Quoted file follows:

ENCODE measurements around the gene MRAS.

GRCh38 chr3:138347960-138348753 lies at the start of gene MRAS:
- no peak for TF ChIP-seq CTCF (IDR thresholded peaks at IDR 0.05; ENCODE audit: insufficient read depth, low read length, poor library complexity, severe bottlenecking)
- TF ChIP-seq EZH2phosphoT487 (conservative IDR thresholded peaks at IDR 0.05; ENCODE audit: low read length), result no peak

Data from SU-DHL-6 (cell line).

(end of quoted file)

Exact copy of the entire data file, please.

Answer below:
ENCODE measurements around the gene MRAS.

GRCh38 chr3:138347960-138348753 lies at the start of gene MRAS:
- no peak for TF ChIP-seq CTCF (IDR thresholded peaks at IDR 0.05; ENCODE audit: insufficient read depth, low read length, poor library complexity, severe bottlenecking)
- TF ChIP-seq EZH2phosphoT487 (conservative IDR thresholded peaks at IDR 0.05; ENCODE audit: low read length), result no peak

Data from SU-DHL-6 (cell line).